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Letter: Development over biodiversity? Maybe Burnaby should take a step back

This letter writer believes blue heron habitats are being ignored among all the construction near Deer Lake Park and city hall.
A great blue heron nests at Deer Lake in Burnaby.

The Editor:

Once again, our local government is choosing “development” at the expense of “biodiversity!”

This time, Burnaby is targeting the heronry located in the black cottonwoods of Deer Lake Park — just south of City Hall’s West Building.

Burnaby’s Pacific Great Blue Heron colony began in about 2005 when four nests were identified at Deer Lake. In 2022, a biologist counted 68 nests and, in 2023, an additional nest was counted. Nowadays, the herons are laying, on average, one egg per nest per season instead of nearly five. Biologists are unsure why the egg count here is declining.

Great Blue Herons were first listed as a “species of special concern” in 2010 under the federal Species at Risk Act and they are on the B.C. government’s “Blue List.”

The province sets out “best management practices” that aim to protect wildlife in the face of development pressures. They are contained in the “Develop with Care 2014: Environmental Guidelines for Urban and Rural Land Development in British Columbia” and the “Great Blue Herons Fact Sheet.”

Local governments are urged to “design and locate developments to avoid disturbing heronries and feeding areas. Talk to the local government about ways to concentrate development in areas with lower environmental values…..”

Not heeding this important advice, the city intends to locate two childcare facilities (stated to be primarily for the benefit of city and RCMP staff) with playgrounds and child “drop off” areas within the herons' protective buffer zones on land that was previously earmarked for inclusion in Deer Lake Park. The childcare facilities are for infant/toddlers and for children ages 3-5 for whom other equally suitable sites might have been chosen.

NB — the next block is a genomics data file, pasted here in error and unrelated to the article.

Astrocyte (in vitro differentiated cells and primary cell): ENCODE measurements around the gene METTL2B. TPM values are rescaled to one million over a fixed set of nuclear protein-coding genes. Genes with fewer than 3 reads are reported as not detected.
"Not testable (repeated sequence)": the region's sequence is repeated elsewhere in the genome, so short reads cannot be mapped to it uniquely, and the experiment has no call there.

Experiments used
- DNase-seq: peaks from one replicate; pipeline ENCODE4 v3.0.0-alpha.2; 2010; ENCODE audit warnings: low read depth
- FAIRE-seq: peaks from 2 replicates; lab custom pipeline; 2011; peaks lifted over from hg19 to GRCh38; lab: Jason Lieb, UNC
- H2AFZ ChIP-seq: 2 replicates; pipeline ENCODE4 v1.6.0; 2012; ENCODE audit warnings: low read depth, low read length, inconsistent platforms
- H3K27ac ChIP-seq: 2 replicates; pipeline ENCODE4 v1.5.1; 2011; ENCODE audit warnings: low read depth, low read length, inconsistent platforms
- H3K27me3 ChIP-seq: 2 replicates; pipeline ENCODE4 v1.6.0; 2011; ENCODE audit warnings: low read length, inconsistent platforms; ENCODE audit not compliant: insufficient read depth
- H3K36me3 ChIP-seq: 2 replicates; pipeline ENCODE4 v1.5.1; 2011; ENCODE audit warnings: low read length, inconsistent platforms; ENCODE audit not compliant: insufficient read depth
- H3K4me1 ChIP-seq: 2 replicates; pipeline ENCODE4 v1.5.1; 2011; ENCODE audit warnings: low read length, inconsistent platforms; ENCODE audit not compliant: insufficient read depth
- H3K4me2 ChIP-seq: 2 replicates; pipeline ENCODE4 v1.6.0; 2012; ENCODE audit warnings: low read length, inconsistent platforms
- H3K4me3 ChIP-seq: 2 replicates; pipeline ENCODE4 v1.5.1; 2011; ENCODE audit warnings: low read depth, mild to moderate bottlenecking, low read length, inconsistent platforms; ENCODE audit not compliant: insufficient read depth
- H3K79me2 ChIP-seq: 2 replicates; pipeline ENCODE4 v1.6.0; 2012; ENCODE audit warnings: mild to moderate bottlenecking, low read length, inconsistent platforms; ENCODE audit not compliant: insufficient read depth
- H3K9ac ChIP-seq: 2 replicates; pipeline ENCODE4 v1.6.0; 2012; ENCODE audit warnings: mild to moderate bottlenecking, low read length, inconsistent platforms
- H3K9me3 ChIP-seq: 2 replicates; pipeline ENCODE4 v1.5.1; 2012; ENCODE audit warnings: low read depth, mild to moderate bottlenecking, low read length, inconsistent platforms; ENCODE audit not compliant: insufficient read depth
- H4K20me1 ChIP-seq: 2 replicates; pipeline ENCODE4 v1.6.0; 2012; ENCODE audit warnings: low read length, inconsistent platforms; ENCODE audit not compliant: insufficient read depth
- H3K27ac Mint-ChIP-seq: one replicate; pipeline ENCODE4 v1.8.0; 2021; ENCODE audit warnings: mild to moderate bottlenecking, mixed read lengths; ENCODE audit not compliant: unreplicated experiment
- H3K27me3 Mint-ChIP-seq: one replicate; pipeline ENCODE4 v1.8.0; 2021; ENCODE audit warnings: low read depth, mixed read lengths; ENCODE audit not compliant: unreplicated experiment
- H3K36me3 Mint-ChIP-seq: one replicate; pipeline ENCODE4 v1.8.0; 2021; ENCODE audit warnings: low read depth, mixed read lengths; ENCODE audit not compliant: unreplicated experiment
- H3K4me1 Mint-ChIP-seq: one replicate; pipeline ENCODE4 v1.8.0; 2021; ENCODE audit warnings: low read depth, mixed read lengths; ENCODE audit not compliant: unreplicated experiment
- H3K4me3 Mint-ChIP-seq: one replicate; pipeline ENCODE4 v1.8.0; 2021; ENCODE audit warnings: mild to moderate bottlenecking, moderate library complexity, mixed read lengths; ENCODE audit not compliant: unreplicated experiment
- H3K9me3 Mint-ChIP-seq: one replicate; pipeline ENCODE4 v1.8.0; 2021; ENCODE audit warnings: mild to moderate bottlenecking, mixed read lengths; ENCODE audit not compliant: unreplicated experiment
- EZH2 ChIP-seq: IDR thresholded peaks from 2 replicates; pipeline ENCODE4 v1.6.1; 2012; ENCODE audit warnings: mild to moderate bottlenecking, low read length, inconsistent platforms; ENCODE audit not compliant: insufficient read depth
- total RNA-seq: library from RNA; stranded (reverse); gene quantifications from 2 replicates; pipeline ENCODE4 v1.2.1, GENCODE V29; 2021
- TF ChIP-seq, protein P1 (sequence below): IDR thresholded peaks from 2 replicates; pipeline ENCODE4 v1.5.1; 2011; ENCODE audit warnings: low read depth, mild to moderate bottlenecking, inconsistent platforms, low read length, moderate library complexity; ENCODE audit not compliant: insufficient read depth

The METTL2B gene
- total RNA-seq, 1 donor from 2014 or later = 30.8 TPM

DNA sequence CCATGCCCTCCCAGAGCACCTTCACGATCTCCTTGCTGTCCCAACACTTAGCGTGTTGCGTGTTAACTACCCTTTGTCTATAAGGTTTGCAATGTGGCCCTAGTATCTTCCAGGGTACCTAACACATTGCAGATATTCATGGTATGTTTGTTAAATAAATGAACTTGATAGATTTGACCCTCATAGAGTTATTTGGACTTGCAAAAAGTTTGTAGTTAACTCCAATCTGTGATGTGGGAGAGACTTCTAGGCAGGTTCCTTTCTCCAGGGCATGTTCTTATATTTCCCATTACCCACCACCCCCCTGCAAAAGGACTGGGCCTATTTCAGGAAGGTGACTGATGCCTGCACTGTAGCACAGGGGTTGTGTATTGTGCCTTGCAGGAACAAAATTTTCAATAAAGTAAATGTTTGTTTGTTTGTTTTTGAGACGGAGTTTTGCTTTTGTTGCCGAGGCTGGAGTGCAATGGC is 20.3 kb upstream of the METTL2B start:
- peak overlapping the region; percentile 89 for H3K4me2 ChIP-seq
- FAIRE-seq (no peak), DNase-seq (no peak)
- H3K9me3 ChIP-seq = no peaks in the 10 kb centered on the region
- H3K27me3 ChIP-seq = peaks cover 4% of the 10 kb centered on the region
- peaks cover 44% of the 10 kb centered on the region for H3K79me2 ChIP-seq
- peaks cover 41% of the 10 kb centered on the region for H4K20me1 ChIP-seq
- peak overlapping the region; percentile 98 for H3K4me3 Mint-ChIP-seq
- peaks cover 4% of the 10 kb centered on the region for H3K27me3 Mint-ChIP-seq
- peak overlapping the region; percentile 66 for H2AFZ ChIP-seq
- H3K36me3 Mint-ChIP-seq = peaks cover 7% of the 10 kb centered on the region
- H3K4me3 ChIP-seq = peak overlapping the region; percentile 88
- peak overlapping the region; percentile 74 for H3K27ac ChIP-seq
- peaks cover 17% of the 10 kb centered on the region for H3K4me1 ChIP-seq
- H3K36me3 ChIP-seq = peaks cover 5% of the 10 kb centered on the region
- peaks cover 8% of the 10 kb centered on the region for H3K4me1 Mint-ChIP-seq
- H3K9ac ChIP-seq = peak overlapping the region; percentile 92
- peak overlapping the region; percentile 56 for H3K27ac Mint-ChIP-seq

The Fact Sheet requires local governments to identify and mark out a 60 m. buffer area around the heronry "where there will be no activities (not even recreational trails). Naturally vegetated buffers help to shield the nests and young from human disturbance and predation by Bald Eagles, crows, and ravens.”

It also states, "An additional 200 metre ‘no disturbance’ buffer is recommended during the nesting season, especially for colonies not previously accustomed to people and their activities” (the province defines “nesting season” as Jan. 15-Sept. 15 to include the times when the chicks are being hatched and before they are old enough to fly and forage on their own).

It has recently been confirmed in a report from the city’s childcare project’s environmental consultants that the proposed childcare site lies 30 per cent within the 60 m. "no activities" buffer zone and 100 per cent within the "no disturbance" buffer zone.

The City of Burnaby is prepared to construct buildings, driveways and playgrounds in an area where the Fact Sheet says not even recreational trails should be allowed. And civic workers were seen excavating the site in April 2024 — during nesting season!

The Pacific Great Blue Herons moved into a corner of Deer Lake Park that has no vegetative buffer to the west or north (especially, since the city created its new solar parking lot).

Now, the city is taking away an important vegetative buffer to the east of the heronry. The city has taken down at least 17 very large western red cedars as well as bushes and understory that had been providing the herons with protection from eagles, as well as foraging ground.

North America has lost almost 3 billion birds since 1970. The leading cause of declining bird populations is habitat loss and degradation.

“Save Burnaby’s Parks and Green Spaces” has started a petition that calls upon Burnaby’s mayor and council to stop construction and other site activities until the end of nesting and breeding season and to relocate the childcare centres to “an area with lower environmental values.”

Burnaby celebrates the Pacific Great Blue Herons at local events and has etched the herons' image on many bus shelters around the city. Yet, it is failing to protect this iconic bird and symbol of wetland conservation and environmental quality.

Burnaby could find a less environmentally sensitive location for the childcare centres. It could hold itself to the same standards it requires of other developers.

But will it?

- Christine Cunningham, Burnaby